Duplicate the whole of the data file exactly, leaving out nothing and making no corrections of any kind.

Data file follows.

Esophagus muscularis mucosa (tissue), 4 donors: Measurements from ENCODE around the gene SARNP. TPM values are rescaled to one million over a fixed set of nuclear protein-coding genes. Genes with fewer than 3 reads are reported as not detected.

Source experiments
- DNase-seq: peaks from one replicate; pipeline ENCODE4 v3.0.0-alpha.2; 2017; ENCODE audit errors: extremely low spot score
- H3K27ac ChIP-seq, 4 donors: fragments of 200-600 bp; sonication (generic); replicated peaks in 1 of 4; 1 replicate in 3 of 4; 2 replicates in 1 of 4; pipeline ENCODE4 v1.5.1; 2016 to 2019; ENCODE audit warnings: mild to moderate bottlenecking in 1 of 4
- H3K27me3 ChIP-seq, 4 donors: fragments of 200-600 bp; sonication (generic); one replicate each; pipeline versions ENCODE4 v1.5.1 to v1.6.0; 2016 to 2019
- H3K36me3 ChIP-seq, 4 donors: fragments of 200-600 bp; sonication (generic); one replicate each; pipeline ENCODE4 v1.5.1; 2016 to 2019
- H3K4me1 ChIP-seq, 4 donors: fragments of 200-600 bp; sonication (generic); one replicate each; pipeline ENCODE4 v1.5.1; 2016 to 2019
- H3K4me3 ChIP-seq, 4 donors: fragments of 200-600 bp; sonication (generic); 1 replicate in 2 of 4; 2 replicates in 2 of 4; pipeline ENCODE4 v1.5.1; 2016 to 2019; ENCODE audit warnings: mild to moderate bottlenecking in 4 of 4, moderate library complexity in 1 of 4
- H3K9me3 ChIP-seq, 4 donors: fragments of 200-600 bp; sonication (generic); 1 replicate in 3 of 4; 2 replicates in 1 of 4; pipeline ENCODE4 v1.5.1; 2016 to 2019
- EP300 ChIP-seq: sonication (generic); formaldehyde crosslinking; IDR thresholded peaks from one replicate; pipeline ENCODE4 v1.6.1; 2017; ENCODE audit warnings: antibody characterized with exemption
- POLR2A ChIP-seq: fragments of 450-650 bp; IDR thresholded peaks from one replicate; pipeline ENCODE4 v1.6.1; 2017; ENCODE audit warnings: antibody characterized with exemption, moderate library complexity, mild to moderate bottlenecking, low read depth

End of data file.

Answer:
Esophagus muscularis mucosa (tissue), 4 donors: Measurements from ENCODE around the gene SARNP. TPM values are rescaled to one million over a fixed set of nuclear protein-coding genes. Genes with fewer than 3 reads are reported as not detected.

Source experiments
- DNase-seq: peaks from one replicate; pipeline ENCODE4 v3.0.0-alpha.2; 2017; ENCODE audit errors: extremely low spot score
- H3K27ac ChIP-seq, 4 donors: fragments of 200-600 bp; sonication (generic); replicated peaks in 1 of 4; 1 replicate in 3 of 4; 2 replicates in 1 of 4; pipeline ENCODE4 v1.5.1; 2016 to 2019; ENCODE audit warnings: mild to moderate bottlenecking in 1 of 4
- H3K27me3 ChIP-seq, 4 donors: fragments of 200-600 bp; sonication (generic); one replicate each; pipeline versions ENCODE4 v1.5.1 to v1.6.0; 2016 to 2019
- H3K36me3 ChIP-seq, 4 donors: fragments of 200-600 bp; sonication (generic); one replicate each; pipeline ENCODE4 v1.5.1; 2016 to 2019
- H3K4me1 ChIP-seq, 4 donors: fragments of 200-600 bp; sonication (generic); one replicate each; pipeline ENCODE4 v1.5.1; 2016 to 2019
- H3K4me3 ChIP-seq, 4 donors: fragments of 200-600 bp; sonication (generic); 1 replicate in 2 of 4; 2 replicates in 2 of 4; pipeline ENCODE4 v1.5.1; 2016 to 2019; ENCODE audit warnings: mild to moderate bottlenecking in 4 of 4, moderate library complexity in 1 of 4
- H3K9me3 ChIP-seq, 4 donors: fragments of 200-600 bp; sonication (generic); 1 replicate in 3 of 4; 2 replicates in 1 of 4; pipeline ENCODE4 v1.5.1; 2016 to 2019
- EP300 ChIP-seq: sonication (generic); formaldehyde crosslinking; IDR thresholded peaks from one replicate; pipeline ENCODE4 v1.6.1; 2017; ENCODE audit warnings: antibody characterized with exemption
- POLR2A ChIP-seq: fragments of 450-650 bp; IDR thresholded peaks from one replicate; pipeline ENCODE4 v1.6.1; 2017; ENCODE audit warnings: antibody characterized with exemption, moderate library complexity, mild to moderate bottlenecking, low read depth